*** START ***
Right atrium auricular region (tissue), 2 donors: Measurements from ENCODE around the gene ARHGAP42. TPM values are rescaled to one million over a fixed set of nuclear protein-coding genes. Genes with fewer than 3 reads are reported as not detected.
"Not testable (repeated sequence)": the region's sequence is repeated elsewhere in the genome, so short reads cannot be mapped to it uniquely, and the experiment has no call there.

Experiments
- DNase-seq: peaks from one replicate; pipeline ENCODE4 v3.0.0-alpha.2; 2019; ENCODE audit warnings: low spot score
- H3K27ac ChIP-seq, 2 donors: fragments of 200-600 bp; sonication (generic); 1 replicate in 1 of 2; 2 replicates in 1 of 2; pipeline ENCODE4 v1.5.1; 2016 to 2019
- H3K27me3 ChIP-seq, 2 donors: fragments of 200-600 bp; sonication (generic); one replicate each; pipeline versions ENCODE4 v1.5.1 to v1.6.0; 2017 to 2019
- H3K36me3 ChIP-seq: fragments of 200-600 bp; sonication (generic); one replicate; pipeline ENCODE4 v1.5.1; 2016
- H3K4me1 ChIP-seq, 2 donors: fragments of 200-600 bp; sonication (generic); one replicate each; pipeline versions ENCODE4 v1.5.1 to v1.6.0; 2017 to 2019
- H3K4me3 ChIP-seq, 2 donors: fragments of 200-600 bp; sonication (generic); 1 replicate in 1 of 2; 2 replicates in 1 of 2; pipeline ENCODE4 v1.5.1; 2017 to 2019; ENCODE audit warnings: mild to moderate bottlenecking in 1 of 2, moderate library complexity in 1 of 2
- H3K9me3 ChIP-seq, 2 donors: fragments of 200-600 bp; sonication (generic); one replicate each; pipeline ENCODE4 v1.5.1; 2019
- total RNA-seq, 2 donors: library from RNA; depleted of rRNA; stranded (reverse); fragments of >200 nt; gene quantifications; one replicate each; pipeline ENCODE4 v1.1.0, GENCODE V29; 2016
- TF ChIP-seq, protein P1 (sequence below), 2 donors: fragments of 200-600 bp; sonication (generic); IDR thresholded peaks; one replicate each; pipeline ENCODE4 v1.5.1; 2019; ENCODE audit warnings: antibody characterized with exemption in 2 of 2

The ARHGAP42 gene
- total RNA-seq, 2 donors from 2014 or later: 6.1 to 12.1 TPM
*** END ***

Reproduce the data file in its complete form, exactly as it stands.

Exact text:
Right atrium auricular region (tissue), 2 donors: Measurements from ENCODE around the gene ARHGAP42. TPM values are rescaled to one million over a fixed set of nuclear protein-coding genes. Genes with fewer than 3 reads are reported as not detected.
"Not testable (repeated sequence)": the region's sequence is repeated elsewhere in the genome, so short reads cannot be mapped to it uniquely, and the experiment has no call there.

Experiments
- DNase-seq: peaks from one replicate; pipeline ENCODE4 v3.0.0-alpha.2; 2019; ENCODE audit warnings: low spot score
- H3K27ac ChIP-seq, 2 donors: fragments of 200-600 bp; sonication (generic); 1 replicate in 1 of 2; 2 replicates in 1 of 2; pipeline ENCODE4 v1.5.1; 2016 to 2019
- H3K27me3 ChIP-seq, 2 donors: fragments of 200-600 bp; sonication (generic); one replicate each; pipeline versions ENCODE4 v1.5.1 to v1.6.0; 2017 to 2019
- H3K36me3 ChIP-seq: fragments of 200-600 bp; sonication (generic); one replicate; pipeline ENCODE4 v1.5.1; 2016
- H3K4me1 ChIP-seq, 2 donors: fragments of 200-600 bp; sonication (generic); one replicate each; pipeline versions ENCODE4 v1.5.1 to v1.6.0; 2017 to 2019
- H3K4me3 ChIP-seq, 2 donors: fragments of 200-600 bp; sonication (generic); 1 replicate in 1 of 2; 2 replicates in 1 of 2; pipeline ENCODE4 v1.5.1; 2017 to 2019; ENCODE audit warnings: mild to moderate bottlenecking in 1 of 2, moderate library complexity in 1 of 2
- H3K9me3 ChIP-seq, 2 donors: fragments of 200-600 bp; sonication (generic); one replicate each; pipeline ENCODE4 v1.5.1; 2019
- total RNA-seq, 2 donors: library from RNA; depleted of rRNA; stranded (reverse); fragments of >200 nt; gene quantifications; one replicate each; pipeline ENCODE4 v1.1.0, GENCODE V29; 2016
- TF ChIP-seq, protein P1 (sequence below), 2 donors: fragments of 200-600 bp; sonication (generic); IDR thresholded peaks; one replicate each; pipeline ENCODE4 v1.5.1; 2019; ENCODE audit warnings: antibody characterized with exemption in 2 of 2

The ARHGAP42 gene
- total RNA-seq, 2 donors from 2014 or later: 6.1 to 12.1 TPM